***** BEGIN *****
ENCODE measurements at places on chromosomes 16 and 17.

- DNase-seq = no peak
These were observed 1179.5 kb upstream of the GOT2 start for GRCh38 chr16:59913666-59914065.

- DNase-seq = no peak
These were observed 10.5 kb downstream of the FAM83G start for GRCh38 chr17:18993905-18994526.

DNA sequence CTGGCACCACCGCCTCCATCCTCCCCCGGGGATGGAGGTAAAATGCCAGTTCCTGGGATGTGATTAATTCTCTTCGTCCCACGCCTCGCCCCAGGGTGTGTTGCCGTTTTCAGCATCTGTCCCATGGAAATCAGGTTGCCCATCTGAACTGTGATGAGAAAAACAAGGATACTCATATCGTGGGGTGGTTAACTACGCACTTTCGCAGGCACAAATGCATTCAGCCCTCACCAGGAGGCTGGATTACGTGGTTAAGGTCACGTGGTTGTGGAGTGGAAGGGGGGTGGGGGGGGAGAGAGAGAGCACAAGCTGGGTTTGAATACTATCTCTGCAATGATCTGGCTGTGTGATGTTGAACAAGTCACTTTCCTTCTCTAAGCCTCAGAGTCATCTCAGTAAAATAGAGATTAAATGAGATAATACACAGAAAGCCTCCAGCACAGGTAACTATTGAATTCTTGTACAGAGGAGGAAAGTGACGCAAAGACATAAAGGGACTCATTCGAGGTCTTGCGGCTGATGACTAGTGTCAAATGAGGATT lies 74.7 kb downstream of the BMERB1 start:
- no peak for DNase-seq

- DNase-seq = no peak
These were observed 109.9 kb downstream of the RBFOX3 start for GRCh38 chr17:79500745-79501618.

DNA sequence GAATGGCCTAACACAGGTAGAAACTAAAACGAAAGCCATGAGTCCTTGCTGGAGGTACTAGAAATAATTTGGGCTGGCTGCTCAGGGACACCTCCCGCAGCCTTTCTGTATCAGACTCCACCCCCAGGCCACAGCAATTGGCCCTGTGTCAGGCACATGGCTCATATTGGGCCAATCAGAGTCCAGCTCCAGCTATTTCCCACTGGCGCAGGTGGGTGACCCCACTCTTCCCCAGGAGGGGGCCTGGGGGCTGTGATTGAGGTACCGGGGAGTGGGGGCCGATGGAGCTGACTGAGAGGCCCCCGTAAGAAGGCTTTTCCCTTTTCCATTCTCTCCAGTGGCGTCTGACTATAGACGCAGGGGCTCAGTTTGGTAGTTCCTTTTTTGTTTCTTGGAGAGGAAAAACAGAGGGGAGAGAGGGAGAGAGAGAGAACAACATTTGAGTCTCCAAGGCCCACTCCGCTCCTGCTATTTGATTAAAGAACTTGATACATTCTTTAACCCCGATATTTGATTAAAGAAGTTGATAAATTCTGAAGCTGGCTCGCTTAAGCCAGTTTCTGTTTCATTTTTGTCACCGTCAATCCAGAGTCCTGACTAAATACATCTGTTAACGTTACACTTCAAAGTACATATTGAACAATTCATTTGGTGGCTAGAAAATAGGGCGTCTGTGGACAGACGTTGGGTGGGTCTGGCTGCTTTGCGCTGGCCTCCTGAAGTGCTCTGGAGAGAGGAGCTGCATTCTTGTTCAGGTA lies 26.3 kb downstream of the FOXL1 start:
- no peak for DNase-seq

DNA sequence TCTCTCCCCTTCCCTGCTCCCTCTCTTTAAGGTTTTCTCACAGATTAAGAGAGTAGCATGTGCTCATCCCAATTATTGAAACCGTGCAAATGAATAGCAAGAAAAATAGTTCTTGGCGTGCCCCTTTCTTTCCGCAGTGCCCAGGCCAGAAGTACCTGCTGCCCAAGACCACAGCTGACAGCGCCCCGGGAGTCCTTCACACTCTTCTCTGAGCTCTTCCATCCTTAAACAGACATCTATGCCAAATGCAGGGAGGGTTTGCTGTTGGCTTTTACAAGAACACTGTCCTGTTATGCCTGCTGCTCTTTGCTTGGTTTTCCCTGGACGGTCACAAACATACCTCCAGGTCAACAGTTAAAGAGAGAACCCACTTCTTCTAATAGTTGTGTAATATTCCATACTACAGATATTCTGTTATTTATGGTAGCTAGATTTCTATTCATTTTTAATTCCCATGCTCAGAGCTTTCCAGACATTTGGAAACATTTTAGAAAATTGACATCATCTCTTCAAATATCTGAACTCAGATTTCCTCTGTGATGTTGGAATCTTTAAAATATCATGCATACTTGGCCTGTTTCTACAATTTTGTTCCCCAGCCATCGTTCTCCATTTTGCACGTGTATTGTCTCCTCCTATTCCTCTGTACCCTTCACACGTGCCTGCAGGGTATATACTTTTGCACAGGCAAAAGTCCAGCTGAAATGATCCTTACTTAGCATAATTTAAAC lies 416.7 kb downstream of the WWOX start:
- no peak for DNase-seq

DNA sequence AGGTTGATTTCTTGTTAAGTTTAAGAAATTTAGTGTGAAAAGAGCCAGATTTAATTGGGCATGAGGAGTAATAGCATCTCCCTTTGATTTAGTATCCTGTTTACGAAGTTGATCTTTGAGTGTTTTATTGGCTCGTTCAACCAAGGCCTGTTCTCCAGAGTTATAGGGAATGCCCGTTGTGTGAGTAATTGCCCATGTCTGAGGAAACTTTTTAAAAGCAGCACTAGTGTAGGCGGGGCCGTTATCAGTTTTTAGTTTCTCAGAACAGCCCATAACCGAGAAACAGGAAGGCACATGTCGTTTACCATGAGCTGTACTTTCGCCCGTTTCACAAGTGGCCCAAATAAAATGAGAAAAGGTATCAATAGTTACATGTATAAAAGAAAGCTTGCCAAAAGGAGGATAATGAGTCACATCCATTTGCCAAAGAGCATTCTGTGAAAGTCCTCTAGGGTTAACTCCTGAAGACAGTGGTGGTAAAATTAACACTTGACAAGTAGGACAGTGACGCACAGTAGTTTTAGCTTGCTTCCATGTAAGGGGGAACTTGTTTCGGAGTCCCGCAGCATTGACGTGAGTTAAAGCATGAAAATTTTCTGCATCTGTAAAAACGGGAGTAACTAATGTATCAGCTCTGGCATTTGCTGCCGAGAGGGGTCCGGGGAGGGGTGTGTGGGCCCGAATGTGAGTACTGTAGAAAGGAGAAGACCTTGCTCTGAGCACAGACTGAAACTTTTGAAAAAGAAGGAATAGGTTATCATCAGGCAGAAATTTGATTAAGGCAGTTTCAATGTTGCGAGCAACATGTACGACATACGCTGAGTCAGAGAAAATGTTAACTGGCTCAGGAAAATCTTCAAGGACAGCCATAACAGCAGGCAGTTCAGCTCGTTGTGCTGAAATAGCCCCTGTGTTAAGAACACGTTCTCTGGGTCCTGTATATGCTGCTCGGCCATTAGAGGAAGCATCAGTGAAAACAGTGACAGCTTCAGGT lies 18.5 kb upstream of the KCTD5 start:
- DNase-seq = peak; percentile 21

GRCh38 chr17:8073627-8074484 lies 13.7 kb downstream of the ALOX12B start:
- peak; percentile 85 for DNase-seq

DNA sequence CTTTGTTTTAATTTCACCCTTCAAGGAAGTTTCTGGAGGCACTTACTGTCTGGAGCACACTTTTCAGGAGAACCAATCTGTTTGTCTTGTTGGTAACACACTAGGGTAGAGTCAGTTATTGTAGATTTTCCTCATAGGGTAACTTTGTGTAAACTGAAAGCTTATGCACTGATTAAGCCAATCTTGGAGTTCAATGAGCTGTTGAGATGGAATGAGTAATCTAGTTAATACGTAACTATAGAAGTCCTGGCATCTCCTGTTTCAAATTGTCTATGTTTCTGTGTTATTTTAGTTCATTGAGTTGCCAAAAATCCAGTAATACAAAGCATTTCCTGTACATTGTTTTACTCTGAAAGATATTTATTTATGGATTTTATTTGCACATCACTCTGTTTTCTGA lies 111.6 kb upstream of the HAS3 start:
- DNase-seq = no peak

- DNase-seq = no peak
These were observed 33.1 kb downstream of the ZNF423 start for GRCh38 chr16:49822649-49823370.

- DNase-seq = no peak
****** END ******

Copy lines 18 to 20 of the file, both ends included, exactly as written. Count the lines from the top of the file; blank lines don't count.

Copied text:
DNA sequence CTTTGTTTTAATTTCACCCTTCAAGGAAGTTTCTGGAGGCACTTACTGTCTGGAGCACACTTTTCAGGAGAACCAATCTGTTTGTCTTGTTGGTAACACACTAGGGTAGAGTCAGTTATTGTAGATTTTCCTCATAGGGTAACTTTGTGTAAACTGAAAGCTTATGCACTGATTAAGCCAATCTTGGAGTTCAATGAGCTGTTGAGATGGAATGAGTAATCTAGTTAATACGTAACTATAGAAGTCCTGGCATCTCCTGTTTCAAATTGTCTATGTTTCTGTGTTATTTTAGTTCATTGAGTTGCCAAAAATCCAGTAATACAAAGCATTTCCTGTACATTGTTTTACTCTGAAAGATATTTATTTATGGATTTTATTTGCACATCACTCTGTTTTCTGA lies 111.6 kb upstream of the HAS3 start:
- DNase-seq = no peak

- DNase-seq = no peak